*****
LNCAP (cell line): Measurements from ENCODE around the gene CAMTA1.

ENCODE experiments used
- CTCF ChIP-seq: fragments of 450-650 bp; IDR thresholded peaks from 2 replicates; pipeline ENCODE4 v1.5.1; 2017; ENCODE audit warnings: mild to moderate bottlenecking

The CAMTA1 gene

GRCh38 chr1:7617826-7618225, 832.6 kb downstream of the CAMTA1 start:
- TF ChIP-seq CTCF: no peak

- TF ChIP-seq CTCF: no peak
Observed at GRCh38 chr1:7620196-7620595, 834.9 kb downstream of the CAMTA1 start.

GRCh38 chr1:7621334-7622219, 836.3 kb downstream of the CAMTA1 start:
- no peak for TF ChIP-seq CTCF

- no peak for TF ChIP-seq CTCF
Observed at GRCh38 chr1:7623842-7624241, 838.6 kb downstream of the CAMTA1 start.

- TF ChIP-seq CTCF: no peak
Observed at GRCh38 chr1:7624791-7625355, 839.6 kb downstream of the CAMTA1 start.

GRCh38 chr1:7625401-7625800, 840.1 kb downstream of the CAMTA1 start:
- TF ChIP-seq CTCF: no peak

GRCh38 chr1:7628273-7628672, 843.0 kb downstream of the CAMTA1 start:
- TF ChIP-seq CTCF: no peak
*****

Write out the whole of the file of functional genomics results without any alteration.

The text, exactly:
LNCAP (cell line): Measurements from ENCODE around the gene CAMTA1.

ENCODE experiments used
- CTCF ChIP-seq: fragments of 450-650 bp; IDR thresholded peaks from 2 replicates; pipeline ENCODE4 v1.5.1; 2017; ENCODE audit warnings: mild to moderate bottlenecking

The CAMTA1 gene

GRCh38 chr1:7617826-7618225, 832.6 kb downstream of the CAMTA1 start:
- TF ChIP-seq CTCF: no peak

- TF ChIP-seq CTCF: no peak
Observed at GRCh38 chr1:7620196-7620595, 834.9 kb downstream of the CAMTA1 start.

GRCh38 chr1:7621334-7622219, 836.3 kb downstream of the CAMTA1 start:
- no peak for TF ChIP-seq CTCF

- no peak for TF ChIP-seq CTCF
Observed at GRCh38 chr1:7623842-7624241, 838.6 kb downstream of the CAMTA1 start.

- TF ChIP-seq CTCF: no peak
Observed at GRCh38 chr1:7624791-7625355, 839.6 kb downstream of the CAMTA1 start.

GRCh38 chr1:7625401-7625800, 840.1 kb downstream of the CAMTA1 start:
- TF ChIP-seq CTCF: no peak

GRCh38 chr1:7628273-7628672, 843.0 kb downstream of the CAMTA1 start:
- TF ChIP-seq CTCF: no peak